Writing on this blog has taught me so much this year. When I applied to become a Fabricista, I knew I liked sewing, posing, and writing. Since then, I’ve realized I enjoy every step of the way! What about you? Any favorite steps? Would you add any steps? 

INES  @bynunis

Unfortunately Fabric Mart Fabrics sell out quickly!
You can find similar fabrics by shopping the following category, JERSEY KNITS.

Comments

  1. Enjoyable post, I appreciate your logical approach to the process.

    ReplyDelete
  2. Great Job! Thank you for sharing this!

    ReplyDelete
  3. Your loungewear is so pretty and very also practical. You have a winner in this make. Happy Holidays to you.

    ReplyDelete

Post a Comment

Thanks for leaving a comment! All comments are reviewed before posting to help us eliminate spam. Your comment will be posted within 24 hours.

Popular Posts You Might Like

Made By A Fabricista: Summer Brunch looks just in time for Mother’s Day

Happy First Friday of May! I am truly excited that I have 22 more work days left before the summer break.  This school year has been a roller coaster ride and I have enjoyed some high moments and dealt with some low ones in between.  I wanted to start my summer looks early and decided to focus on looks I can wear when I visit Jamaica or other tropical places. These looks made are both great for Sunday brunch as well. This set is my first faux romper for this year and I love the fact that I can rock it as separates. When I came across this yellow graphite gray polyester fabric , I knew it was perfect for summer.  To top it off, I found the perfect matching earring from Purple Paradise Studio in lime (Rise stud in lime) and knew I wanted a chic summer faux romper set.  I decided to hack  McCalls 7943 dress pattern and create another top.  I have made it several times as I truly love it and plan to use this pattern as one of the beginner patterns for my summer sewing class. I have made it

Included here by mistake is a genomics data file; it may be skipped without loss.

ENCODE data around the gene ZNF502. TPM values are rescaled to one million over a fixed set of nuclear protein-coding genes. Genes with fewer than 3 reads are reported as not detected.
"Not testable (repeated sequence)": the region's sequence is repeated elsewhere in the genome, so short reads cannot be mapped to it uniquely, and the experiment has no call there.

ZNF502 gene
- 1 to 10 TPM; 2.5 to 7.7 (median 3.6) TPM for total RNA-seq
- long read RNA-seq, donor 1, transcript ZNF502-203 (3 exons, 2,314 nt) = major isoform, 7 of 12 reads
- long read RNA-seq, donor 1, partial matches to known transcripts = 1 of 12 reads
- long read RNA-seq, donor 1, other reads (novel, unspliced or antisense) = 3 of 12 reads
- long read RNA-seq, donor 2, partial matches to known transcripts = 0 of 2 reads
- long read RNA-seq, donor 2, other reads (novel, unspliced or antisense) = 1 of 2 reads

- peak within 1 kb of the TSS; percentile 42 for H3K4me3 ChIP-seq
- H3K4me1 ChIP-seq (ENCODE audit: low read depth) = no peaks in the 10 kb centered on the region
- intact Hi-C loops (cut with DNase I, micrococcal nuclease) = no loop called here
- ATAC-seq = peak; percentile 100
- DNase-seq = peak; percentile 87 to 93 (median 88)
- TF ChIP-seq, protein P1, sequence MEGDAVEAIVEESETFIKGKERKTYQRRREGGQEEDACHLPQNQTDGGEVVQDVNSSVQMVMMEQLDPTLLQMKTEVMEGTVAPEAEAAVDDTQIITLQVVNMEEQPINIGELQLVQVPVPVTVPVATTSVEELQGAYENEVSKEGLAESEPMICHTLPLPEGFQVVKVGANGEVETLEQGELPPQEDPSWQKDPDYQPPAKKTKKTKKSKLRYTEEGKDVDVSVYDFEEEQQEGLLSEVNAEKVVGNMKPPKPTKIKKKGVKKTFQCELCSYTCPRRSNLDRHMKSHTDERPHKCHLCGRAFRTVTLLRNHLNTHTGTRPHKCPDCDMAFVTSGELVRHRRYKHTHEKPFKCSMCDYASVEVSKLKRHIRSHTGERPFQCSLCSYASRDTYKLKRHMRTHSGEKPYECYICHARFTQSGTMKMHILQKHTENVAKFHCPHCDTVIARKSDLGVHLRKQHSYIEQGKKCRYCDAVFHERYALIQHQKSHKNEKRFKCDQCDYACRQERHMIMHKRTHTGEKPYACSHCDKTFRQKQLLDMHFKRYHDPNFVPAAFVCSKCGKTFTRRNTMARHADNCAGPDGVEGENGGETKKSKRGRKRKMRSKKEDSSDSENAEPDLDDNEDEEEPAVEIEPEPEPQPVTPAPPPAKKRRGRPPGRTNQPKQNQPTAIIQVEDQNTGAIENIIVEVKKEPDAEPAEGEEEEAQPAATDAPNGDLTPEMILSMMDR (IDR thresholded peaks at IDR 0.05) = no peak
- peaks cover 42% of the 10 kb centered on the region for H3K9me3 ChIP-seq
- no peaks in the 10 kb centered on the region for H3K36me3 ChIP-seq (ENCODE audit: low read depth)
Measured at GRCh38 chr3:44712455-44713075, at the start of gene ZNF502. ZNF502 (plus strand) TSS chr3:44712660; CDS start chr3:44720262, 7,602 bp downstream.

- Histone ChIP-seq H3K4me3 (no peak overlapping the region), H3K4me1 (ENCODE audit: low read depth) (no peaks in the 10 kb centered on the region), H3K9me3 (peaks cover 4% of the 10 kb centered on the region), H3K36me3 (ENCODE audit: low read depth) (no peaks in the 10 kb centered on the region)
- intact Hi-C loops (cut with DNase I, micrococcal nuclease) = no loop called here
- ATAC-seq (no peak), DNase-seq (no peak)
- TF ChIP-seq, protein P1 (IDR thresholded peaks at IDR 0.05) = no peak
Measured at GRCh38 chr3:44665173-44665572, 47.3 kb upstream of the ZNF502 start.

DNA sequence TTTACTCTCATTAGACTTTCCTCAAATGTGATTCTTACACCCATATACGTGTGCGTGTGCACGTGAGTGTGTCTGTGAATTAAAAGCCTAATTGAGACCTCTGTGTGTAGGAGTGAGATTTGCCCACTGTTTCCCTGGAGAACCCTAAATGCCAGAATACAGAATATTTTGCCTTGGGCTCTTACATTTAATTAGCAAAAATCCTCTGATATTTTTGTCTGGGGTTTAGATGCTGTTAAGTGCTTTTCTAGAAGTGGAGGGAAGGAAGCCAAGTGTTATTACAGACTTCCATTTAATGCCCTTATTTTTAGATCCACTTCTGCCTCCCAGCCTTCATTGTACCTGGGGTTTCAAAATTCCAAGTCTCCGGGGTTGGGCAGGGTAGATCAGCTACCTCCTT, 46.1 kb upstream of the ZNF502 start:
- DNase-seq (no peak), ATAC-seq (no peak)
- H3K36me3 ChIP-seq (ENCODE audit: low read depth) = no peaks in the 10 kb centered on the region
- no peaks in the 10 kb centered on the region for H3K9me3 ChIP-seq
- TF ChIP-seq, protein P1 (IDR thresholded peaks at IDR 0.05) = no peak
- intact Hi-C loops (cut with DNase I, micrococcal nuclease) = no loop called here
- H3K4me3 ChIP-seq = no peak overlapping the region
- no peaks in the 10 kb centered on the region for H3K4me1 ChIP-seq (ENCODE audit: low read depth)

Made By A Fabricista: The Summer Blues

People often speak of the “Winter Blues”, but today I bring you the “ Summer Blues ”, and it is all good news. Most people don’t think of blue as a summer color but personally for me any color is Summer ready depending on the style and fabric. The moment I seen this Polyester Lycra Diagonal Plaid Stripe Print DTY Knit (SYB8432) I knew I wanted to make something fun for the hot weather to come. I love the Navy/Black/Powder White mix of colors and prints all in one designed fabric. This DTY Knit is made up of 96% Polyester and 4% Lycra with a 4 Way Stretch. It has just the right amount of stretch but yet not too much to make it difficult to work with. If you used a pattern not calling for stretch fabric you definitely want to make adjustments when choosing your size.   With the different patterns in this fabric and made cutting it a breeze because I actually misjudged the amount of fabric, I needed but was able to cut the bodice in one direction and the skirt in another. That’s what I

Made by a Fabricista: Youtube Edition | Dee & Dory

YouTuber's Dee & Dory are back on the Fabric Mart blog today with their most recent Fabricista Makes. Make sure to click play on the video below to hear all about their fabric choices & how their projects turned out! Dee: For my spring dress I chose a 100% Cotton Poplin Shirting , with a soft smooth finish, being tightly woven.  I loved the fabric and did not use my original dress pattern as the poplin did not drape or flow as I had hoped. For me the fabric is just a bit crisp for the pattern I had originally chosen and, I feel, even for the pattern I made. The color palette is a beautiful green background with black dots and black and white flora branches.The fabric being a 100% cotton handled with ease and sewing on it was a breeze.      I used Simplicity 9138. This dress has 3 views, with the various views being a change with the sleeve view.  I choose the three quarter sleeve view with elastic insert,  the neckline is finished with a bias binding made out of the fabric.